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How do we think about institutional racism in the American police force? Show more Show less
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On June 8 2020, Minneapolis City Council announced it would be dismantling its police force. In its place, they pledged to introduce a new model for public safety, free from the institutional racism that had plagued its police. The decision was unprecedented, and yet, it has been followed by similar moves across the US, for police budget cuts and investigations into how they are run. At the heart of this debate is the question of institutional racism: where it comes from, how it manifests, and how it can be overcome. Following George Floyd's murder, pressure has grown for perceived systemic oppression to be addressed. Others argue that this is a myth, and that police are being victimised for the ills of society. The way that people are mobilising around this question reveals the fundamental ideas that drive their perspectives. So, who are these groups, what do they stand for, and why?

'We must abolish the police!': Reforming the police means getting rid of them Show more Show less

This position believes that institutional racism is insidious because it is intangible. The police are an exploitative state tool for oppression. Without a total re-imagining of social security, we cannot have meaningful change.
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Defund the police

This lobby calls for the reallocation of police funding into community initiatives that would put an end to systemic racism. These include mental health, housing and education. An excessive amount of police funding is spent on army-grade weapons. Proponents call for a detailed examination of police funding, and investigation into what many see as its militarisation. This group includes Senator lhan Omar who has called for the government "to completely dismantle the police department because it is a cancer, rotten to its core."

The Argument

The push to defund the police is not simply a push for sanctions against a broken and structurally racist system. Defunding the police is the solution for a failed system that will continue to fail the public until it is removed entirely. The concept of defunding the police wouldn’t remove the presence of law enforcement completely. Instead it would shift the focus towards a more community based approach. The funds would instead go to community outreach programs and social services [1]. A study using 60 years of data found that over the years, increasing police presence and force has done nothing to lower crime rates. Instead, many social scientists argue that equal, quality education, as well as solid work infrastructure is what successfully reduces crime in communities[2]. Defunding the police would reallocate money into educational institutions and, in turn, create more jobs. Many people of color simply do not trust the police. This history of distrust stems all the way back to the founding of law enforcement in America, which started as slave patrol in the south[3]. Many communities of color still don’t feel protected by their local police departments and would rather see the safety of their community in the hands of their community[1].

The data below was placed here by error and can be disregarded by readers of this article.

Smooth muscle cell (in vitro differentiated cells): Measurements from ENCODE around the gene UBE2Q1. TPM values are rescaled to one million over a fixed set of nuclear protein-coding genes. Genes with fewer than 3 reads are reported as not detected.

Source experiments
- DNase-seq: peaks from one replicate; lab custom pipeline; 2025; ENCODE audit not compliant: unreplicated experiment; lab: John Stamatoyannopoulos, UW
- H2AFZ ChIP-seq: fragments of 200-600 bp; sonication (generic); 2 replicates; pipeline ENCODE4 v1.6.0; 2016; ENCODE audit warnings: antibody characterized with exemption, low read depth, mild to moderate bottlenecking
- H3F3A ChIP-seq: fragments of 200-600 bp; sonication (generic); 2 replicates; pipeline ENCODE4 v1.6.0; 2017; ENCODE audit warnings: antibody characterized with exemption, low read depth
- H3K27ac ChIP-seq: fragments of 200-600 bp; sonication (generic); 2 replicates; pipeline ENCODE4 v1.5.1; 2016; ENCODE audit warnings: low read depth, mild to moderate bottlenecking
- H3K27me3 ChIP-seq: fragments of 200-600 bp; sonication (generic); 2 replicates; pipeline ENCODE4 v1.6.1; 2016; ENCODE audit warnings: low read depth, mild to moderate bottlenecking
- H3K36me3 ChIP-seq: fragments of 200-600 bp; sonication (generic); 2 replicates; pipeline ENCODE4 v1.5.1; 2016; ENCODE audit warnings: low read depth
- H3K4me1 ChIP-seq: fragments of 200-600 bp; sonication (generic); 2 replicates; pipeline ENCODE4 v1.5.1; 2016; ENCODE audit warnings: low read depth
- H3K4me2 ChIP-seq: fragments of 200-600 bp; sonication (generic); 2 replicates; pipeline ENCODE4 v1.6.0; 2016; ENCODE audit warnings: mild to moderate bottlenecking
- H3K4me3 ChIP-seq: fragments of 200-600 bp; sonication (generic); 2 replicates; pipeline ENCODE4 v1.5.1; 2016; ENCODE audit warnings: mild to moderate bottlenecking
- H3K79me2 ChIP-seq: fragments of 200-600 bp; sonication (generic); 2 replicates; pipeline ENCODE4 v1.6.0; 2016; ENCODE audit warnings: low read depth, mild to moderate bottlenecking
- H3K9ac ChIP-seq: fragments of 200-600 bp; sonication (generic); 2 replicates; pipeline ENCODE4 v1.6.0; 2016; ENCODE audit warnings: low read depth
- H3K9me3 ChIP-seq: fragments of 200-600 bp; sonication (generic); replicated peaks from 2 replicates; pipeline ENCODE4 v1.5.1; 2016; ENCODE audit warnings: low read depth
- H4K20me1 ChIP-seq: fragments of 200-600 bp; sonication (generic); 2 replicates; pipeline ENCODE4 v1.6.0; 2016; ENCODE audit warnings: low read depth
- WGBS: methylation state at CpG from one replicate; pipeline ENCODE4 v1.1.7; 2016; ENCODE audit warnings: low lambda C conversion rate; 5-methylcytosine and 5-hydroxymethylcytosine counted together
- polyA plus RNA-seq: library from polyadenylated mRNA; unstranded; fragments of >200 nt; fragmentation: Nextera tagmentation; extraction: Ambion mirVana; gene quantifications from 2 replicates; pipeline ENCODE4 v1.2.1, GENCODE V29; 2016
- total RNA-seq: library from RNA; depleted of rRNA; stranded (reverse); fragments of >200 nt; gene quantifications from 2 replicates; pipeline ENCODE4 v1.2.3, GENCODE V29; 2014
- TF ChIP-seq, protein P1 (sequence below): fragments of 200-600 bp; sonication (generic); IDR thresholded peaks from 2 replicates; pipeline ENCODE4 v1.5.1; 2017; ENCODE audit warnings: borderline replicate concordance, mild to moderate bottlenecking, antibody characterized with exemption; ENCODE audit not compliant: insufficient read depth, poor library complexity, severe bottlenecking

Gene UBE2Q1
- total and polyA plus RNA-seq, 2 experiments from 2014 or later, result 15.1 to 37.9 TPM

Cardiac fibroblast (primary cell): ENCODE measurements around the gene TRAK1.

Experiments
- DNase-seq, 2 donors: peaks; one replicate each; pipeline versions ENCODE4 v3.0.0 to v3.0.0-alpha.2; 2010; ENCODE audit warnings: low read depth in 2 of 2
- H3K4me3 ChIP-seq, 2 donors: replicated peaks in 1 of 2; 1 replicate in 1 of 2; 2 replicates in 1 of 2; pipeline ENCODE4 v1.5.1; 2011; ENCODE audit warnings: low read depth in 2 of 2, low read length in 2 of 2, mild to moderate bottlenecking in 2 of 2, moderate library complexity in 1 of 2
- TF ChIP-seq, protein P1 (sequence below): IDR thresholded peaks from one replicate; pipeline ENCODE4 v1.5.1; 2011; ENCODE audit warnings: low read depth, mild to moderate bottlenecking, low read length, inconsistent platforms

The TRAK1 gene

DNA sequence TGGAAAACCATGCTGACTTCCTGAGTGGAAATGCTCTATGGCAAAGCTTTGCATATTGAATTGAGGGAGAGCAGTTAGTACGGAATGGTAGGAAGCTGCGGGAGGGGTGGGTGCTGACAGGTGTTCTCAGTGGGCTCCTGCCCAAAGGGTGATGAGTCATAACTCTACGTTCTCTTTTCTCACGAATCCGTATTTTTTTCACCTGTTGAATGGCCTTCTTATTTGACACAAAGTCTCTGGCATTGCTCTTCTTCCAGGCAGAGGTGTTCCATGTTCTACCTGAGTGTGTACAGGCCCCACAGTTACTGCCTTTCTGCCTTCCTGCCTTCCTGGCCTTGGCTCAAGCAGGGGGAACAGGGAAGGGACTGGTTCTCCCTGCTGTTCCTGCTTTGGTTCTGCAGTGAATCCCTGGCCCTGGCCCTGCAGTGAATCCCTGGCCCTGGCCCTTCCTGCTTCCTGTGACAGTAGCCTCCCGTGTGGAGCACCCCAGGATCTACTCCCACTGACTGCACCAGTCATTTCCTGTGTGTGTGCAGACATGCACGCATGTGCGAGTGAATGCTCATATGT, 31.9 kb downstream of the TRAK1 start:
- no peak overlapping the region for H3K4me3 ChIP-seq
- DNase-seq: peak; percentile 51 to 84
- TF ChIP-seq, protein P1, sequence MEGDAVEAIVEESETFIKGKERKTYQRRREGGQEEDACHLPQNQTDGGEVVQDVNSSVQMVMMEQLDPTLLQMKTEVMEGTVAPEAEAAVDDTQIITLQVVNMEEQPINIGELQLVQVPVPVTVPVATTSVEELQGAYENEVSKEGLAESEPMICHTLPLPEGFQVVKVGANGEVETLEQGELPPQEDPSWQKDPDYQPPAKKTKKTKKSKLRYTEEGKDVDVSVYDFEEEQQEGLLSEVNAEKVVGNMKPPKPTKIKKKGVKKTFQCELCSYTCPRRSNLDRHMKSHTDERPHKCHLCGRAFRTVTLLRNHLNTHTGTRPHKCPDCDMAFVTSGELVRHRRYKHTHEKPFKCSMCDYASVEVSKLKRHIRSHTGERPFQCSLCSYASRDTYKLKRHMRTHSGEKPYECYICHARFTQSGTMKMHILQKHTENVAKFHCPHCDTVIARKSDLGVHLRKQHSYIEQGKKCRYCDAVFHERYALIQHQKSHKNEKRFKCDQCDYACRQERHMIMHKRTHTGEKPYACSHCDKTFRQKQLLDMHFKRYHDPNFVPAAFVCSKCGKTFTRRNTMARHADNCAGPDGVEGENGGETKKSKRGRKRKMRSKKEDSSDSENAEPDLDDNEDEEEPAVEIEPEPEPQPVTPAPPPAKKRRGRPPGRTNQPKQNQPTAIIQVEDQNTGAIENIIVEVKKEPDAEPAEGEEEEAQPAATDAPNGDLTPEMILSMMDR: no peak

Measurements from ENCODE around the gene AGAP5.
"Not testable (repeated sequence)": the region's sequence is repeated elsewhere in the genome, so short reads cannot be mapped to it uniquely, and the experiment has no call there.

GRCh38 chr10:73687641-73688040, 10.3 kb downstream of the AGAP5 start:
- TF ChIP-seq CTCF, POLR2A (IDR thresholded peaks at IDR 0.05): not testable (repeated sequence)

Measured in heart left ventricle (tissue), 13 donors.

Counter arguments

A common counter to the call to defund the police is that defunding would only make matters worse, and that it is better to focus on reform. Erroll G. Southers, a black ex-cop says that community programs that the police have put into place such as health and wellness for mothers or the elderly, after-school activities, community block parties and much more would all be the first to disappear following the budget cuts[4]. Like Southers, many other opponents to defunding the police argue that defunding will only exacerbate the racial inequalities that are already present.



Rejecting the premises


This page was last edited on Monday, 21 Sep 2020 at 04:57 UTC

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